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January 7, 2015

Individuals May Consider Organic an Important Factor When Defining Healthy Food

But Information about organics can compete with other messaging about healthy foods

 

When it comes to defining healthy foods, some individuals may see organic as key. This is according to a study led by researchers at the Johns Hopkins Center for a Livable Future (CLF) at the Bloomberg School of Public Health. They examined consumers’ understanding of healthy food and found that many thought organic was an important factor in deciding whether or not a particular food item is healthy. They also found that information about organic foods may compete with other healthy eating messages. In addition, some participants associated negative health outcomes with consuming non-organic foods.

The results are featured in the December 2014 issue of Culture, Agriculture, Food and Environment.

For this qualitative study--which was part of a larger research project on healthy food purchasing in a underserved, low-income neighborhood in Baltimore--researchers interviewed 30 adults about their understanding of healthy food. Twelve respondents included organic--or common characteristics of organic food--in their definition of healthy food, even though many of them did not have access to organic foods due to poor availability and affordability. Notably, all but one of the responses was unprompted. As for availability the main grocery store located in the participants’ neighborhood only had one organic product at the time of the study - frozen strawberries.

“People’s conceptions of healthy eating are very complex, and this study shows that organic can play an important role even when people don’t have access or the means to purchase organic food,” says Sarah Rodman, MPH, lead author and a CLF-Lerner Fellow at the Johns Hopkins Center for a Livable Future. “Interviewees described nutritious and organic as two, sometimes conflicting, elements of what makes a food healthy. This is one example of the myriad, sometimes conflicting messages that make it difficult to decide what to eat.”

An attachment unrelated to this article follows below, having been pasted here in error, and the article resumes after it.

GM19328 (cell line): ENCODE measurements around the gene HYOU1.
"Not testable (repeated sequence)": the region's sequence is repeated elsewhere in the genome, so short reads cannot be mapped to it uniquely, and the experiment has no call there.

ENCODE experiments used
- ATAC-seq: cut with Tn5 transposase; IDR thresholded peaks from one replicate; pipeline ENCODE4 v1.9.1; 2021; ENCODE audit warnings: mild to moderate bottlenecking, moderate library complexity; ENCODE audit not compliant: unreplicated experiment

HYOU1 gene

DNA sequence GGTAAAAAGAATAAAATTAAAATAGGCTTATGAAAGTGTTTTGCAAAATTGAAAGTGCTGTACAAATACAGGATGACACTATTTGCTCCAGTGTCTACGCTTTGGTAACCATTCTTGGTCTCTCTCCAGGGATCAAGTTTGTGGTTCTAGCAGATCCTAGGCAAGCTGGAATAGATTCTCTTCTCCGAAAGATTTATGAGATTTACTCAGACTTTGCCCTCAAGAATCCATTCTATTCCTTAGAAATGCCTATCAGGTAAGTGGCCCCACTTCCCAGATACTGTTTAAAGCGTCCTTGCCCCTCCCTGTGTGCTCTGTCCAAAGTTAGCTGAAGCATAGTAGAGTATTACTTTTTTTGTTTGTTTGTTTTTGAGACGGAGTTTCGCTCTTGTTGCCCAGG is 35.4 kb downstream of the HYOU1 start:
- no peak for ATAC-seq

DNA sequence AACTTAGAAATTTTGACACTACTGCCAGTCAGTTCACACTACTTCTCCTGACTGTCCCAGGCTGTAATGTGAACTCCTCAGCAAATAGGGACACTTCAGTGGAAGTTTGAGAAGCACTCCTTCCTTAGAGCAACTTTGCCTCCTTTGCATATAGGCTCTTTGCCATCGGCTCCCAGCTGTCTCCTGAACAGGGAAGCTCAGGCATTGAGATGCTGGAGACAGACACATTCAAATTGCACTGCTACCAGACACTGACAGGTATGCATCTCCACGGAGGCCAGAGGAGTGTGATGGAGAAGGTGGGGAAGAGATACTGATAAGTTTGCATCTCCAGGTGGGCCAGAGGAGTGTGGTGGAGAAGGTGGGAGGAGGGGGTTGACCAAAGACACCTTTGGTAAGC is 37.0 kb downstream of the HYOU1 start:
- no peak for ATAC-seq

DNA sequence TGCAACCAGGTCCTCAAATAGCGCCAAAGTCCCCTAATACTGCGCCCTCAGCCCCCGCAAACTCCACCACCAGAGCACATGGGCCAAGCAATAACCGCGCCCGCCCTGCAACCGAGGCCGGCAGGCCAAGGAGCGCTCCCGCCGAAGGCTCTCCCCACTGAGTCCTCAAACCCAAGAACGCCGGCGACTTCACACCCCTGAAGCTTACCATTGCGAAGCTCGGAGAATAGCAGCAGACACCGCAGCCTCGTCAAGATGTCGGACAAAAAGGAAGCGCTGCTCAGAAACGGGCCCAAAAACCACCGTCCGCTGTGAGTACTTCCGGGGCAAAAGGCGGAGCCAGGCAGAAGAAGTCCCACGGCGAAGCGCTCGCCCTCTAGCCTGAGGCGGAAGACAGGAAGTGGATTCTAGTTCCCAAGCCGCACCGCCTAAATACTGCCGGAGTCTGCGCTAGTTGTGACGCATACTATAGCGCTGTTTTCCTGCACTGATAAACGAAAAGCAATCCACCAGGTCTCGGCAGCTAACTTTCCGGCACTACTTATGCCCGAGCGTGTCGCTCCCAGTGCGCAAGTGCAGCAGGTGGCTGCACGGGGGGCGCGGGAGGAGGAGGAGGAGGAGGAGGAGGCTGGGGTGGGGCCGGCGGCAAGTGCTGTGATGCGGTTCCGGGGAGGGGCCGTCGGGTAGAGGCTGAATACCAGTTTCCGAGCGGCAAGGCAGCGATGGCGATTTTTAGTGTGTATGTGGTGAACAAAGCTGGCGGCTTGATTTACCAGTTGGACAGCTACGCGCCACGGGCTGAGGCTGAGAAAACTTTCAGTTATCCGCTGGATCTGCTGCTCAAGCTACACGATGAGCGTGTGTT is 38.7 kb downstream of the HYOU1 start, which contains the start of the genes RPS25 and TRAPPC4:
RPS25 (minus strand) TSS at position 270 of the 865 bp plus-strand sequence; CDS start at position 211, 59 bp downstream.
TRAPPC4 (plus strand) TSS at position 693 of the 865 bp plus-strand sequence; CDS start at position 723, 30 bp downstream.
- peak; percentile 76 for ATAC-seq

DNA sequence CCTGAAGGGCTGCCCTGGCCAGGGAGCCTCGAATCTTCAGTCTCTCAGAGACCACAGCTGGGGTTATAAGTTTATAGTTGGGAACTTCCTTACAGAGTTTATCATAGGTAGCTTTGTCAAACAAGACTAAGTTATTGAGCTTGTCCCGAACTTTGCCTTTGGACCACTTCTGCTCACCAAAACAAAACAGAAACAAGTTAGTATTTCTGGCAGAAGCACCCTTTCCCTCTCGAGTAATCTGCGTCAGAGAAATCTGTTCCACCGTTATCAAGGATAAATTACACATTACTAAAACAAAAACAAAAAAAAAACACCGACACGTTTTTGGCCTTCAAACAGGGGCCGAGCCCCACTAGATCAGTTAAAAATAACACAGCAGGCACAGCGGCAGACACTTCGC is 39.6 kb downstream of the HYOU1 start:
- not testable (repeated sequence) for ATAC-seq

The term “organic” refers to how a food was produced, and is not an indicator of a food’s nutritional quality.  Organic foods are generally produced without hormones, antibiotics, synthetic pesticides and fertilizers and contain no genetically modified ingredients, but are not necessarily more nutritious than other foods. Those interviewed for the study mentioned many of these attributes in their interviews. 

Respondents framed most of the health benefits of eating organic in terms of avoiding the harmful effects of eating non-organic foods. Eating non-organic foods was thought to contribute to cancer, obesity, abnormal growth and development, allergies and mental health issues, due to the presence of pesticides, hormones, antibiotics and preservatives.

“This study highlights how important it is for those crafting dietary messages to take into account consumers’ perceptions of the healthfulness of organic food,” says Anne Palmer, MAIA, co-author of the paper and director of the Food Communities and Public Health program at the CLF. “In order to empower consumers to make healthy choices, we need to create dietary advice that is culturally sensitive, based on economically accessible foods, and takes into account the many competing messages about diet and health that bombard consumers on a regular basis.”

"`They Just Say Organic Food is Healthier”: Perceptions of Healthy Food among Supermarket Shoppers in Southwest Baltimore,” was written by Sarah O. Rodman, Anne M. Palmer, Drew A. Zachary, Laura C. Hopkins, and Pamela J. Surkan.

This study was funded by the CLF with a gift from the GRACE Communications Foundation.

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Media contact for the Johns Hopkins Center for a Livable Future: Natalie Wood-Wright at 443-824-1371 or nwoodwr1@jhu.edu. Media contact for Johns Hopkins Bloomberg School of Public Health: Barbara Benham at 410-614-6029 or bbenham1@jhu.edu.